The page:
Francis Clara Censordoll is the town librarian (voiced by David Herman and Jay Johnston), employed at the Thomas Bowdler Library in the town of Moralton, the capital of the imaginary state of Statesota (in the Western part of what we would call Missouri) in the series Moral Orel. She sounds like a someone who literally violates existing library codes of ethics, with the fandom site for the show calling her “a puritanical individual who spends her time censoring and destroying books she considers immoral ,” with the initials of her name being FCC, protesting in front of the local movie theater, and will even violate her “code of ethics” if it gets her what she want. The same fandom site describes her as the “main antagonist of the show,” is one of two female characters, in the show, “to be voiced by a man,” and may have “otherworldy abilities.” Since she appears in 11 episodes,  I thought it would be worthwhile to do a post about this, to review it as a whole, as it also debunks, in a lot of ways, that librarians are “neutral,” as libraries are not neutral spaces in any way, shape, or form.
In the show’s first episode, “The Lord’s Greatest Gift,” she is protesting The Wizard of Oz in front of the movie theater. Orel and his friend go to the library, which has the motto of “purifying literaure since 1818,” they talk to her and she is making a list of special books (like Animal Farm, Fahrenheit 451, Necronomicon, How Stell Got Her Goove Back, and others) to burn, dipping them in karosene. She says the books teach us “too much.” Of couse, Orel grabs one of the books, causing the rest to fall on a little girl nearby who is also at the library. He gets the idea to dig up some dead people as he reads the Necronomicon, with his friend Doughy helping him. She is later shown burning a bunch of “bad” books in a bible, and says she will only burn the “Jewish parts” of the Bible.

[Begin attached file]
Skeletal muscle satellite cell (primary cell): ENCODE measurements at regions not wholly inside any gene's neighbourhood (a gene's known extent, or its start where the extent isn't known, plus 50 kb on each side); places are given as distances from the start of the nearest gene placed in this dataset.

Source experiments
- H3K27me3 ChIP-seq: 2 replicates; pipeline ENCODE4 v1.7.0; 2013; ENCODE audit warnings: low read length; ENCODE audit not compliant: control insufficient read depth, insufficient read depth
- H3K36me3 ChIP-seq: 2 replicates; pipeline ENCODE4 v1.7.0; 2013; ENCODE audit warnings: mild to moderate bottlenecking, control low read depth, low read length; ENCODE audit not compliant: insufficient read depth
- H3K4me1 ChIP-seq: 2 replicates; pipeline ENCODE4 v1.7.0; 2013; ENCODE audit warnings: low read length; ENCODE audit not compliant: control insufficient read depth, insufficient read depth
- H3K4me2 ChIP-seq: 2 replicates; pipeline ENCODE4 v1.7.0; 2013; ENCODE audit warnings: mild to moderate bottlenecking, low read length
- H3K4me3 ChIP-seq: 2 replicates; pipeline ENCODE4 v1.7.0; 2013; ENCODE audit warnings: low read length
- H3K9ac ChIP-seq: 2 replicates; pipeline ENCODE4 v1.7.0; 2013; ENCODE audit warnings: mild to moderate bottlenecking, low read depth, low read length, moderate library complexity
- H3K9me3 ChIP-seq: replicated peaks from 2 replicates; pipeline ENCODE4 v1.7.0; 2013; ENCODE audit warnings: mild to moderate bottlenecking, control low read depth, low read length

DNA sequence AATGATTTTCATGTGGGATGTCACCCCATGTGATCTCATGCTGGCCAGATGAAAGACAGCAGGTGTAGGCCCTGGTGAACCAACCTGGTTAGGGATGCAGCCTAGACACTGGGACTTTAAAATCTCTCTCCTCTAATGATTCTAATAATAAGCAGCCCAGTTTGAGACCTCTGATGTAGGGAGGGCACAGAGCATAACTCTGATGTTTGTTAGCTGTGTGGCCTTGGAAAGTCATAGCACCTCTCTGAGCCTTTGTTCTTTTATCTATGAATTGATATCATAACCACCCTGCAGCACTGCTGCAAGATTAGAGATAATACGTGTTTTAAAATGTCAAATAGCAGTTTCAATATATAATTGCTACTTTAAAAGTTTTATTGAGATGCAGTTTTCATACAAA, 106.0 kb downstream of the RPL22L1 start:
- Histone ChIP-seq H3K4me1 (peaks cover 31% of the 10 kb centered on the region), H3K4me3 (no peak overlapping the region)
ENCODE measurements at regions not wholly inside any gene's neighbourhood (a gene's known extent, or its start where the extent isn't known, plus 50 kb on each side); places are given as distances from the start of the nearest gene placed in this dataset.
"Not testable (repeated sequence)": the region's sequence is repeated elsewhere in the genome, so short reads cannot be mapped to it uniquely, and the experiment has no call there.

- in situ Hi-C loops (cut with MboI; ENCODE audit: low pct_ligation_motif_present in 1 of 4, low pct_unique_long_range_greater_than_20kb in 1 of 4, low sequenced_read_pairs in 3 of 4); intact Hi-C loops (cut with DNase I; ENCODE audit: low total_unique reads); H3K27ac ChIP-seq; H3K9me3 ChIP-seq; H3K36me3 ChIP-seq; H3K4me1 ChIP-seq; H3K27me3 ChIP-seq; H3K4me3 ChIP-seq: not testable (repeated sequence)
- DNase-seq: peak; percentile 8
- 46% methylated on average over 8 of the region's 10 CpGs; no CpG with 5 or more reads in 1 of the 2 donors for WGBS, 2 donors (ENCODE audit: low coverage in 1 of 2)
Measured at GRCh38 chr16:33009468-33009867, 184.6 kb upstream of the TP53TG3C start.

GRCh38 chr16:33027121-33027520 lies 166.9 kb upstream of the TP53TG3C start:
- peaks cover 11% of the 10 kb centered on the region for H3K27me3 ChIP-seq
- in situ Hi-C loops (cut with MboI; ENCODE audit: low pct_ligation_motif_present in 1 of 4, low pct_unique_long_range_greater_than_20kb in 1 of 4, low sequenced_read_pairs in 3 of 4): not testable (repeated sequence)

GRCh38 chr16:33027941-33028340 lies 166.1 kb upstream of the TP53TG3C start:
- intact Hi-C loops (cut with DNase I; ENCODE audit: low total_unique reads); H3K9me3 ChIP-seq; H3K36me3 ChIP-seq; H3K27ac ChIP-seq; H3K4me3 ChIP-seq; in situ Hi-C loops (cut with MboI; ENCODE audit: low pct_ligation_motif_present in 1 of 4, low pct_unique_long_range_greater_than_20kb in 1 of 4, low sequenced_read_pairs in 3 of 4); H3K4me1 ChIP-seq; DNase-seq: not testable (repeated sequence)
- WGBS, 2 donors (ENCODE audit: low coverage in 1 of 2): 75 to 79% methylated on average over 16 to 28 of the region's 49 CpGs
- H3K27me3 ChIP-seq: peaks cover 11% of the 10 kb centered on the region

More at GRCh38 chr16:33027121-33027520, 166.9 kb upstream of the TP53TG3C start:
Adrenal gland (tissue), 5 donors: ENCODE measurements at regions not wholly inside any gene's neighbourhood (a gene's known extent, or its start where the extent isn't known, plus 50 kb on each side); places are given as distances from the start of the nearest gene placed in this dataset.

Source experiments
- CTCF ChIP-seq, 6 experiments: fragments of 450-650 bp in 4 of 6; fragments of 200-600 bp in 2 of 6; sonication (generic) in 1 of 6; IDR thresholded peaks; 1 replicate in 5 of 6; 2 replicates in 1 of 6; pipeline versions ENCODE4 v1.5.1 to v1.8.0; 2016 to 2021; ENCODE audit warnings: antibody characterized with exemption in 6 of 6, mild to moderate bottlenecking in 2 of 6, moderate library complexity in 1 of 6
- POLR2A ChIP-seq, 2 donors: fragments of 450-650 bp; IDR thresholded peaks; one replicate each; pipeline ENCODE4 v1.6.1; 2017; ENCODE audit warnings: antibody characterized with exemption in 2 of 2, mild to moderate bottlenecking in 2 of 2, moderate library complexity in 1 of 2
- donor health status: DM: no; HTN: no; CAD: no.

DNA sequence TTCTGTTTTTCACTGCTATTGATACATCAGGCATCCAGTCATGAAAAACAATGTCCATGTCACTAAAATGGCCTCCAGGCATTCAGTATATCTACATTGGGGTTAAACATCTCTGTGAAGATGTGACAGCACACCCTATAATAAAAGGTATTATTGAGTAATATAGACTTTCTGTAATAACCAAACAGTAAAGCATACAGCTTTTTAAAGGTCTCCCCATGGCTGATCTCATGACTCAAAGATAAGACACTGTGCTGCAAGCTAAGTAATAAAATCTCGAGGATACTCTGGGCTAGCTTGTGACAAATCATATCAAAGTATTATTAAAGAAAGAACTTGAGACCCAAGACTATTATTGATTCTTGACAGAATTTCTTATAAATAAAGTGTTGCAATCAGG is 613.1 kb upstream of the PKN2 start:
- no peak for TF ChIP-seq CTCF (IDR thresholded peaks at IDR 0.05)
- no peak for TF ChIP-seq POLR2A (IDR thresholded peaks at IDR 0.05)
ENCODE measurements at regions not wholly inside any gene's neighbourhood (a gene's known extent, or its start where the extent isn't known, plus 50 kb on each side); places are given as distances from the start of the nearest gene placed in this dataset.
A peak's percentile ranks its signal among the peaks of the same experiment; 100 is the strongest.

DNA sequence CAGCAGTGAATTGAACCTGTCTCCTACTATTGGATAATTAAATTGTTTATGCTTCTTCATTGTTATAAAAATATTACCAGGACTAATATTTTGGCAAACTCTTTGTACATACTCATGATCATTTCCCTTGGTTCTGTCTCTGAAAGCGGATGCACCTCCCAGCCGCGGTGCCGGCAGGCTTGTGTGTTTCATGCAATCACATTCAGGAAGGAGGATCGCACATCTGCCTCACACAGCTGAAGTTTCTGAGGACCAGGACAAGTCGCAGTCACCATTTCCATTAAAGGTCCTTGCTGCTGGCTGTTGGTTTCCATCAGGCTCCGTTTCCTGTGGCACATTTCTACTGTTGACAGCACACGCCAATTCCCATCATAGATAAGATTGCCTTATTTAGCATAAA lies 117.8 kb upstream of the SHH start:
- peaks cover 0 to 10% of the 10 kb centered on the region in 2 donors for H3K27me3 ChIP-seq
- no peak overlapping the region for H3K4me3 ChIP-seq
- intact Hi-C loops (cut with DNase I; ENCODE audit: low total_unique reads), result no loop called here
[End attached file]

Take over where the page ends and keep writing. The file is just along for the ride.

In the show’s fifth episode “The Blessed Union,” the fifth episode of the series, Orel visits Censordoll in the library, asking her about what makes a woman happy and she says this is junk, saying she will picket in front of the church in protest. Then, in the show’s 10th episode, “The Best Christmas Ever,” she is protesting in front of the movie theater, which is showing It’s A Wonderful Life, chanting with two others: “everytime you hear a bell, an angel burns in hell.” In the first episode of the show’s second season, in the episode “God’s Image,” Censordoll is on the town council, complaining that the Figurellis would want their separate book burnings. Later, the segregation of them reaches such a level that someone torches their house. Orel’s father says he has made it inconvient for the racists by segregating them, with the segregation of the Figurellis coming an end. In the episode “Offensiveness,” Mr. Sal Figurelli, who runs the corner store, worries about Censordoll, as she likes her eggs a specific way and is very picky about them. Apparently its the only thing she eats! Yikes. She says eggs are one of life’s only pleasures, apart from protesting, picketing, and purifying. She then threatens Sal, saying he is safe from her “moral sanction” for now.
So, Orel decides to spend more time at the library, sees that Censordoll is writing signs for a Saturday picket at the movie theater against The Greatest Story Ever Told. Later, she takes the books out of his hand (Understanding the Human Body, The Little Prince, The Planet of the Apes, and Charles Darwin’s The Origin of the Species), putting them in a metal barrel with the label “BOOK DEPOSITORY.” While he is a bit terrified by this, she gives him a pickled egg. He goes to the picket that Saturday and finds out that Censordoll is 40 years old (even though she looks older) as that is her birthday. They proceed to picket a Blood Bank, a Coffee Shop, and a Protestant hospital. Orel is so caught up with the crowd Censordoll has cultivated that he even pickets, with others, at Sal’s corner store, and as a result, a resolution is passed which outlaws all eggs in the town! Censordoll later sneaks in somewhere (a club-like atmosphere in a barn) so she can eat some eggs.